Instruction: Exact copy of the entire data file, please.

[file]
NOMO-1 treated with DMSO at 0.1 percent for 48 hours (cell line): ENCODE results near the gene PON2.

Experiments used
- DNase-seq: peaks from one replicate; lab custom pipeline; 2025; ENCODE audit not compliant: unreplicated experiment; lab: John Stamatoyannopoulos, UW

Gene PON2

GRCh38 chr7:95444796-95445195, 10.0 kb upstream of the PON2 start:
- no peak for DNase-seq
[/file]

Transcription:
NOMO-1 treated with DMSO at 0.1 percent for 48 hours (cell line): ENCODE results near the gene PON2.

Experiments used
- DNase-seq: peaks from one replicate; lab custom pipeline; 2025; ENCODE audit not compliant: unreplicated experiment; lab: John Stamatoyannopoulos, UW

Gene PON2

GRCh38 chr7:95444796-95445195, 10.0 kb upstream of the PON2 start:
- no peak for DNase-seq